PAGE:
Architecture

Unlock NYC's Architectural Gems With This Foursquare Scavenger Hunt

Leslie Horn, Gawker Media

Unlock NYC's Architectural Gems With This Foursquare Scavenger Hunt

New Yorkers rarely have time to stop and look up at the city around them, but the Museum of Modern Art is pushing us to do just that with a city-wide scavenger hunt that challenges players to explore the city's architectural landmarks.

To play the game, watch for MoMA's daily clue posted to its Foursquare and Facebook pages, which will point you towards a lesser-known building in the city. If you check in on Foursquare, you get $5 off admission at MoMA (although admission is optional). Here's today's clue:

This 48-story building, designed by Harrison Abramovitz & Harris, opened in 1959 and marked the expansion of an existing center.

Can you guess? Here's a picture:

Unlock NYC's Architectural Gems With This Foursquare Scavenger Hunt

Image via Flickr

Give up? The answer is the McGraw-Hill Building. Located at 1221 Avenue of the Americas, it's one of a trio of buildings designed by Wallace Harrison, and known as the XYZ Buildings, that were constructed as a part of the expansion of Rockefeller Center in the late 60s. The one you're looking at is the Y. See, we're all learning something and we're not even hunting yet!

The impetus for the scavenger hunt (besides the discount) is two exhibits currently on display at MoMA-one focuses on Henri Labrouste and the other, on Le Corbusier. Both of these men influenced (and were influenced by) American architecture-especially in New York City, where Le Corbusier made his mark with the UN Building in 1948.

Among some of the places you'll see on MoMA's tour? Grand Central Station, the Macy's at Herald Square, the Williamsburg Bridge, and tons of other spots from parks to places of worship to homes. But don't let me ruin the hunt before you figure out the clues for yourself! [MoMA]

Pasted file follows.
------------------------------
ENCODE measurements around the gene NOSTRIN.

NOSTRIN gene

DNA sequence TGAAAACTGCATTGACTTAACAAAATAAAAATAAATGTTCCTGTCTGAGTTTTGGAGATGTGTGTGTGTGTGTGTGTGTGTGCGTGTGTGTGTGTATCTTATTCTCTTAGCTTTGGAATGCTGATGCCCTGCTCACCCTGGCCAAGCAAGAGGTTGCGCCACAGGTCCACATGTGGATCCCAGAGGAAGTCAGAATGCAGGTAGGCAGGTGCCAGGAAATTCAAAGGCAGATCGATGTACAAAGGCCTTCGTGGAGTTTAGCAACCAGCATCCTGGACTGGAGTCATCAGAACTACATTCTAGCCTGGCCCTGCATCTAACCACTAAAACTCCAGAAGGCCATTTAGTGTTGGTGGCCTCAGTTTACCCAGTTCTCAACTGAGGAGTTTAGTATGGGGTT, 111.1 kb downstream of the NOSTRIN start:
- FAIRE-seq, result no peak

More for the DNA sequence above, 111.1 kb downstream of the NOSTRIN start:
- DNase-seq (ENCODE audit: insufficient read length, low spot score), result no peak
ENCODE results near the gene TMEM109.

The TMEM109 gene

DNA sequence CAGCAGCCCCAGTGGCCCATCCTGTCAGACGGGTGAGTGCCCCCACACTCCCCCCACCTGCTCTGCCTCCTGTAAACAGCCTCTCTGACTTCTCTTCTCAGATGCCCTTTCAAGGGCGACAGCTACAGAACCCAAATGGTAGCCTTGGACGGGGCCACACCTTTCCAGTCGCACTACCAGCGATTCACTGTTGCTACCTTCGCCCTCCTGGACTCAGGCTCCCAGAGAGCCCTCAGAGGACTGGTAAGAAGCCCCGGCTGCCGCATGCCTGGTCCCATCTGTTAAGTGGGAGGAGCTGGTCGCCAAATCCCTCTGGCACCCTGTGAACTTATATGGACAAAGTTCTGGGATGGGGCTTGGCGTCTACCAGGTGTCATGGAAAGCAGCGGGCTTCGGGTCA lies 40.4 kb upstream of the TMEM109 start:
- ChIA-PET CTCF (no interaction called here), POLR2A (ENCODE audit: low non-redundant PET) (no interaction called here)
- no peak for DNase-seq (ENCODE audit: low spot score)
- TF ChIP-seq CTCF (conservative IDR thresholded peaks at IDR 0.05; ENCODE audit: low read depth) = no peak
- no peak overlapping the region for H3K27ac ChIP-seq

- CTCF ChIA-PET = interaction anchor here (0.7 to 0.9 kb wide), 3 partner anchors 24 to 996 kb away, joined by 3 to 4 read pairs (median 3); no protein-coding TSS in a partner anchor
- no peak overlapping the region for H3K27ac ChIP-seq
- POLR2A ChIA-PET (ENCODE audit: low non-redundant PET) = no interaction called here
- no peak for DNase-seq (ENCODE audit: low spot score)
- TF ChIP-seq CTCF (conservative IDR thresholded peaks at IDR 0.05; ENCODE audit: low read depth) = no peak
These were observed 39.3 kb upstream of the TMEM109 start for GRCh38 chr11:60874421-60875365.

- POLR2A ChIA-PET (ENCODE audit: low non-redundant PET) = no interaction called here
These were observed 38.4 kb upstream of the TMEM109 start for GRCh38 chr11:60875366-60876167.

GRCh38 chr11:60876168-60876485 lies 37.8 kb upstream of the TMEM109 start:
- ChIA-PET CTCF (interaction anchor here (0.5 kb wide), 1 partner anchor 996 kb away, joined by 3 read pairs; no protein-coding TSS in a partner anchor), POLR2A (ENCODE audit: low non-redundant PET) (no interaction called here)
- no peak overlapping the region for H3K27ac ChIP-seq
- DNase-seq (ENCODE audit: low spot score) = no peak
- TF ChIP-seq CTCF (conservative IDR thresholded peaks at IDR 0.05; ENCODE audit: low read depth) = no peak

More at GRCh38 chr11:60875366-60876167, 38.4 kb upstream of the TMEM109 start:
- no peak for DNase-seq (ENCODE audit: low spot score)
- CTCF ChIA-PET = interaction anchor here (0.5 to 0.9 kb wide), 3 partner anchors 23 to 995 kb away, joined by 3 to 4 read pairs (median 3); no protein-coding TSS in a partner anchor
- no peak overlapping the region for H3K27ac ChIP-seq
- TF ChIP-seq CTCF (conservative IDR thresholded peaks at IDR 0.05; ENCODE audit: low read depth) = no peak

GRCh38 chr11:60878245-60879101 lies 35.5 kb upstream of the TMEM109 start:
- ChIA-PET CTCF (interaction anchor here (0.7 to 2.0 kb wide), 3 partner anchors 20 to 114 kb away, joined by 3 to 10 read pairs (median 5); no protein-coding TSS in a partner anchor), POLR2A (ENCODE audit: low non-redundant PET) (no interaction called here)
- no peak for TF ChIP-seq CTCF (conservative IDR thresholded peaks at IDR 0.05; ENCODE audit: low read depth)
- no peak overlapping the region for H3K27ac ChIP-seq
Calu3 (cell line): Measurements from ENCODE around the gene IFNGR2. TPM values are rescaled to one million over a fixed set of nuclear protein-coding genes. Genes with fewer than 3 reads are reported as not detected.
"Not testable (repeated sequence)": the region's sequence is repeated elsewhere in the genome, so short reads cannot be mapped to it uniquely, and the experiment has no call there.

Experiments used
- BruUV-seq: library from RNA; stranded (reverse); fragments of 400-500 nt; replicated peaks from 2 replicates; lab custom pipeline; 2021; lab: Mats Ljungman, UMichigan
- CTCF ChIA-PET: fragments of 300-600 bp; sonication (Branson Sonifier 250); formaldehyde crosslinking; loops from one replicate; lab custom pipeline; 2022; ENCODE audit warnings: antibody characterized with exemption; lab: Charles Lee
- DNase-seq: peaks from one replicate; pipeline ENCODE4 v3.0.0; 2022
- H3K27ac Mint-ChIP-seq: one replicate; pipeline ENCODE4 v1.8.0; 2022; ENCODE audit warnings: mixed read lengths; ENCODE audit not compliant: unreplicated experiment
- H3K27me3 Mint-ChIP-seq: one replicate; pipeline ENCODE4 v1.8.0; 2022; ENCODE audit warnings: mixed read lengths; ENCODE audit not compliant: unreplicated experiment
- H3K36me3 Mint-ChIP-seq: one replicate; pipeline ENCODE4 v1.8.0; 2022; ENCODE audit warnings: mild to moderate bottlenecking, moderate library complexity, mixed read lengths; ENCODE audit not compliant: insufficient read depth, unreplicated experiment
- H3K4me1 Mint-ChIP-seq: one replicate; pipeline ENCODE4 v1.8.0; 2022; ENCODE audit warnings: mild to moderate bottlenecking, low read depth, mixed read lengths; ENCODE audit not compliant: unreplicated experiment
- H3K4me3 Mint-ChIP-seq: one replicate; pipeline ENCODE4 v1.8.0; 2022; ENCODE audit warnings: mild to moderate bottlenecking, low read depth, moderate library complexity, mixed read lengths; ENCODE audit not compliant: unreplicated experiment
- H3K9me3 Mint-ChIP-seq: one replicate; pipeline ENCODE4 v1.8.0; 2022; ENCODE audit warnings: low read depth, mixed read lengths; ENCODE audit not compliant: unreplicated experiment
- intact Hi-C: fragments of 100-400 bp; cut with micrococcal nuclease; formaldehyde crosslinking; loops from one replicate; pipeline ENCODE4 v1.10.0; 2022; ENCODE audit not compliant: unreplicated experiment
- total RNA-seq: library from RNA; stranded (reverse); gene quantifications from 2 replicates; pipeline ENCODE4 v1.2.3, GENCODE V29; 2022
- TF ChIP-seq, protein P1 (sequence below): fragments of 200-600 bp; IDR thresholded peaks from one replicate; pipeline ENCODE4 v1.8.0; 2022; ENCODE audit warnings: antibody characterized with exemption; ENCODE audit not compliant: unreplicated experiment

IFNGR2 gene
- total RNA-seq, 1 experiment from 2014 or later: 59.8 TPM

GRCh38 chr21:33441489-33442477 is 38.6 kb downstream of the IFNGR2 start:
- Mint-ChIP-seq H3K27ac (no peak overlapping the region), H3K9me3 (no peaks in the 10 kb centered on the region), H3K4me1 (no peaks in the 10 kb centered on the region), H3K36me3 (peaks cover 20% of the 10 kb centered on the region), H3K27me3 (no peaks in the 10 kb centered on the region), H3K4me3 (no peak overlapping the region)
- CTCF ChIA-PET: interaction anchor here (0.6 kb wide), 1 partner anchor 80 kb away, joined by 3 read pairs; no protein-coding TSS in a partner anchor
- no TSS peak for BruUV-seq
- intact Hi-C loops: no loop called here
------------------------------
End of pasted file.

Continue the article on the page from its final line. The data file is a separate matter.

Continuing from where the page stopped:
Also on Gizmodo

Ten Most Stunning Architectural Wonders in India

prevnext
of 10
  • Taj-Mahal,-Agra,-Uttar-Pradesh
  • Galden-Namgey-Lhatse,-Tawang,-Arunachal-Pradesh
  • Nalanda-Ruins,-Nalanda,-Bihar
  • Ruins-of-Vijaynagar-Empire,-Hampi,-Karnataka
  • The-Iron-Pillar,-Delhi
  • Sun-Temple,-Konark,-Odisha
  • Ajanta-&-Ellora-Caves,-Aurangabad,-Maharashtra
  • Golden-Temple,-Amritsar,-Punjab
  • Fatehpur-Sikri,-Agra,-Uttar-Pradesh
  • Chhatrapati-Shivaji-Terminus,-Mumbai
  • Taj-Mahal,-Agra,-Uttar-Pradesh
  • Galden-Namgey-Lhatse,-Tawang,-Arunachal-Pradesh
  • Nalanda-Ruins,-Nalanda,-Bihar
  • Ruins-of-Vijaynagar-Empire,-Hampi,-Karnataka
  • The-Iron-Pillar,-Delhi
  • Sun-Temple,-Konark,-Odisha
  • Ajanta-&-Ellora-Caves,-Aurangabad,-Maharashtra
  • Golden-Temple,-Amritsar,-Punjab
  • Fatehpur-Sikri,-Agra,-Uttar-Pradesh
  • Chhatrapati-Shivaji-Terminus,-Mumbai
Taj-Mahal,-Agra,-Uttar-Pradesh

The Taj Mahal is one of the seven wonders of the world, so it is no surprise that it headlines this list. This mausoleum was built in the 17th century by Mughal emperor Shah Jahan over a span of 22 years, as a tribute for his beloved wife Mumtaz. The Indo-Islamic and Hindu architectural style has been used for this monument of love. The famous white marble dome rests on massive white marble terraces and is flanked on either side like sentinels by four tapering minarets. The jewel-inlaid cenotaph of the deceased queen rests within the dome. 

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